Self-management Approaches

Self-management Approaches

By Lynn Cooper

The Charter of Canadian Pain Consumer Rights and Responsibilities highlights the fact that Canadians have the right to receive timely, best-practice care for their pain. The Charter also points out that people with pain have a responsibility to help themselves by being knowledgeable about their pain. People with pain have a responsibility to actively participate in their own care and in decisions about their care in partnership with health professionals.

Finding ways to help yourself is an important part of living a healthy, fulfilled, productive life in spite of the persistent (chronic) pain. This makes sense because the pain is happening to you and as a result, you have a great deal of insight into the treatments and strategies that work for you. There are many ways that you can help yourself. They include:

  • Learn all you can about your pain condition, how the pain affects you and ways that you can adapt your lifestyle to "live well" with the pain. Make sure that the information you obtain is from reliable, medically approved sources. There is a great deal of misleading, personal opinion-based information out there. Sources of good information include your health professionals, books and articles about pain and self help, and websites containing medically approved information.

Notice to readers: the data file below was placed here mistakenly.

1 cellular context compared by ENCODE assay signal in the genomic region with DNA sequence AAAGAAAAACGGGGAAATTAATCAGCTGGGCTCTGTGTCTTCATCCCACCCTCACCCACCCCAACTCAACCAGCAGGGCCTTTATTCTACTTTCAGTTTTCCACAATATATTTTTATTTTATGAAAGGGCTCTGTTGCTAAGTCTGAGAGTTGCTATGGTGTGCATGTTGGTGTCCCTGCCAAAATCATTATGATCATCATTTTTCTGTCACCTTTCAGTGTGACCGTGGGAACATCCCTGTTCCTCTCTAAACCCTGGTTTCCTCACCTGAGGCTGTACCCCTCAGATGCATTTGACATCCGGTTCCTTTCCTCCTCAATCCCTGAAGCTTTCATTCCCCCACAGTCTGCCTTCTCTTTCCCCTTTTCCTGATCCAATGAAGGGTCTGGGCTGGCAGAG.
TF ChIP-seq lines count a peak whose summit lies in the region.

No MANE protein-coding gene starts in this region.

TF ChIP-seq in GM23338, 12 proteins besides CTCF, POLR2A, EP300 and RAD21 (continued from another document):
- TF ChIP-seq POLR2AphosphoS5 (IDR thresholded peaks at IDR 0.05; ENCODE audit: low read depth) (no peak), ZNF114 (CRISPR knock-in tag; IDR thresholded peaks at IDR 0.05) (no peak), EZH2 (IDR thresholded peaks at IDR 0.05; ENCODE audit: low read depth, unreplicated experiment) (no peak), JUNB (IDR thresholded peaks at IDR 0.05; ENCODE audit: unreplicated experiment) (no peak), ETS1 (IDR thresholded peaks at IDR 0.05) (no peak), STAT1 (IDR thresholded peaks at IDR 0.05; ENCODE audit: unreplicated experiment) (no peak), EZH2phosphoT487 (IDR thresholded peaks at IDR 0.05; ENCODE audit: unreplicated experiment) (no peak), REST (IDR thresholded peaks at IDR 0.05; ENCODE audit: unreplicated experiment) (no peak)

• Ask your physician for a referral to a multi-disciplinary pain clinic. At such a clinic, where you have access to the knowledge and expertise of many different health professionals in one place.
  • Enroll in a self-management course where you learn helpful strategies for managing your pain more effectively. These courses are often run by people living with pain who have been trained to deliver the course. For more information, see the next page in this section, entitled "Self-management Programs."
  • Join or start a Support/Self Help Group. Becoming involved in a support group that provides a positive experience for you has many benefits. For more information about a pain support group near you, visit www.chronicpaincanada.com
  • Volunteer to help others. When people are focused on helping others they actually take a break from thinking about their own challenges. They also feel good about themselves because they are making a difference in the world.
  • Support initiatives that will increase awareness of pain issues as well as promote sustained improvement in how pain is understood, treated and managed in Canada. You will ultimately benefit from the successes of these initiatives. For more information, see the "Support Groups" page on this site.